I couldn't be less interested in the iPad.
It's like an iPhone on steroids, and I already have a laptop. But Interview invited a few editors to play with their app over breakfast this morning and I have to say that while I won't be buying an iPad (not when I want these), I will be borrowing Lauren's monthly to flip through the newest Interview.
Francis Malone, Interview's CEO walked us through the app's development, and explained the various features. Why he made me care about the iPad, after the jump.
1. Almost everything on the app has a video component. Eighty percent of the advertisers link directly back to their e-commerce sites, but 90% offer commercials or other video, and the behind the scenes videos of the editorial shoots are even better. If, for example, you get bored half way through reading a story about the Jersey Shore, you can click to watch a video of Terry Richardson and Bar Rafaeli on set with The Situation etc. You're reading Carey Mulligan's story and want to know if her next film will be half as good as An Education? You can click to watch the trailer.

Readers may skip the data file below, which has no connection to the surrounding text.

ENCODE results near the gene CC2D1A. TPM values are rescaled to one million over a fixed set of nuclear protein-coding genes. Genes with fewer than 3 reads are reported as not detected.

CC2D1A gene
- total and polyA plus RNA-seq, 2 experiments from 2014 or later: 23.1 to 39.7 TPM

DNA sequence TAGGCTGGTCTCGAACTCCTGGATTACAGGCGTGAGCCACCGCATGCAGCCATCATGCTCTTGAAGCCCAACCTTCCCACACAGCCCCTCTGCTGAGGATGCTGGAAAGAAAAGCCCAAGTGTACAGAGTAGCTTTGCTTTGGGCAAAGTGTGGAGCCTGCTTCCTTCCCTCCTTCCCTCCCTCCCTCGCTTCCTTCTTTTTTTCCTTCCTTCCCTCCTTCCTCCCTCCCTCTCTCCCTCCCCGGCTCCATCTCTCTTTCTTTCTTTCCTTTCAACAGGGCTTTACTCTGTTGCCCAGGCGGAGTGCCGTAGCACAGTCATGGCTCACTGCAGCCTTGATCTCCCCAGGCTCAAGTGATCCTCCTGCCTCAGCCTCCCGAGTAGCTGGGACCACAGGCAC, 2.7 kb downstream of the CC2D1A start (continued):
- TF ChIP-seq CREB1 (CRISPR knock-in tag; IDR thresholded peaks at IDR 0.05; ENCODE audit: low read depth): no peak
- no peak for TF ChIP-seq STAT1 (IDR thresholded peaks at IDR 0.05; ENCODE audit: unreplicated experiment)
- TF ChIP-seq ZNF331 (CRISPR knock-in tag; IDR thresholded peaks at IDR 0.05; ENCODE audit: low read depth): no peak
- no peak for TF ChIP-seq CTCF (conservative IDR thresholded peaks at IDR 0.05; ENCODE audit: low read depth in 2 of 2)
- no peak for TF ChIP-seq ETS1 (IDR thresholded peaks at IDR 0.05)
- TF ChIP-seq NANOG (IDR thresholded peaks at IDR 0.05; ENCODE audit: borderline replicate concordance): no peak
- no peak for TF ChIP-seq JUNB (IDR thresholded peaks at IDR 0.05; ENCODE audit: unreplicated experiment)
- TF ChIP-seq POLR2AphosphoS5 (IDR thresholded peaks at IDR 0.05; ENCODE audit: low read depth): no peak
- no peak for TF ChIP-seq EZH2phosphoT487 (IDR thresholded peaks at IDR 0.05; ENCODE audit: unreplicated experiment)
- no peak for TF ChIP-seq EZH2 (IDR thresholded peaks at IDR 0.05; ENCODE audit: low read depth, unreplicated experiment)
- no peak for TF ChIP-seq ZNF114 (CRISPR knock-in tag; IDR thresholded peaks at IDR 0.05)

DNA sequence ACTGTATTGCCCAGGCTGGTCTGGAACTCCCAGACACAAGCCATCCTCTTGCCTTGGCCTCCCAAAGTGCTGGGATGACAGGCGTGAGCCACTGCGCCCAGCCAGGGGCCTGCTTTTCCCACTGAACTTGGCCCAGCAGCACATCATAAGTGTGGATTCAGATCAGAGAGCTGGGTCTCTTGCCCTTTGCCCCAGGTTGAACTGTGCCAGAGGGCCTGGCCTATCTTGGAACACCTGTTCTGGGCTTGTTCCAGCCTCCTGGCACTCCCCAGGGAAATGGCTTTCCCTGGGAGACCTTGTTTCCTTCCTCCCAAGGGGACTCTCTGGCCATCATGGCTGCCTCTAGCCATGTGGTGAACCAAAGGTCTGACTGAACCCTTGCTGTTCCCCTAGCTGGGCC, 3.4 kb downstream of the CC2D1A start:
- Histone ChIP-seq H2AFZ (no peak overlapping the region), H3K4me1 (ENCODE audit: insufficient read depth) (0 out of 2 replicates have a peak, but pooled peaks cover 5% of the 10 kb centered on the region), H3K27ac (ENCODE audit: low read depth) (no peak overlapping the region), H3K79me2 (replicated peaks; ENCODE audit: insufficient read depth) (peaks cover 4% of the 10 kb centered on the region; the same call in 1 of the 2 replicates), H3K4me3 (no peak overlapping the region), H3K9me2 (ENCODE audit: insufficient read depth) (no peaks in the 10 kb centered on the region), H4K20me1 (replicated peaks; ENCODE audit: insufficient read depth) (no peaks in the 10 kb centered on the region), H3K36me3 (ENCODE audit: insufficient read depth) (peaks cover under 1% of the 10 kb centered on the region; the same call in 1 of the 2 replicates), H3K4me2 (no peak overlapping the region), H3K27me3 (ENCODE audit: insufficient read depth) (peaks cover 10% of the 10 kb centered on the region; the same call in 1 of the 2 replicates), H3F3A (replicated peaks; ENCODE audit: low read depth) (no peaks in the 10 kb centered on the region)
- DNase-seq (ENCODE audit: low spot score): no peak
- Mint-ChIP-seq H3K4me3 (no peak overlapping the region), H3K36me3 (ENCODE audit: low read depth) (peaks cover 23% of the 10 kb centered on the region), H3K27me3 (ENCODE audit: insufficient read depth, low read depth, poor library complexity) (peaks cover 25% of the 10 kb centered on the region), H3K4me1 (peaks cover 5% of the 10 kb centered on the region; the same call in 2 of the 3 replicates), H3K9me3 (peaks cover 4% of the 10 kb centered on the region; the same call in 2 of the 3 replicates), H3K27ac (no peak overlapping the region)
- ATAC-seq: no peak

2. They developed their own page turning technology. On a Kindle, the text fades from page to page, on an iPhone, each page reloads, but on this iPad app, it looks like the page flips. And even better, the back of the previous page shows a faded image of what's to come on the next. It doesn't make it feel like a print book, but it looks cool.
3. The font is designed for a person with average eyesight. This means you can comfortably read the whole story without constantly zooming in and out. And if you don't like the story you're reading, the table of contents can pop up in the upper left hand corner, or you can scroll through thumbnails at the bottom of each page without actually leaving the page you're on. This may not sound amazing, but it's pretty convenient.
4. It's pretty. The fourteen designers who worked on the development of the app wanted to highlight Interview's brilliant design, so there's nothing on the screen other than the corresponding magazine page. The screen has to be double clicked to access any of the tools or options which means you can just look at the pictures. And while we'll never stop buying magazines - never - the editorials are awfully vibrant on screen.
5. Interview's sure that no other magazine has put this much time and effort into their app, and they've only released about 60% of what they're developing. You can already Tweet and Facebook what you like, but in two weeks they'll add an email option and hopefully, in ten weeks, a chat option so you can discuss your love or hate of Ke$ha with your closest Interview-reading friends.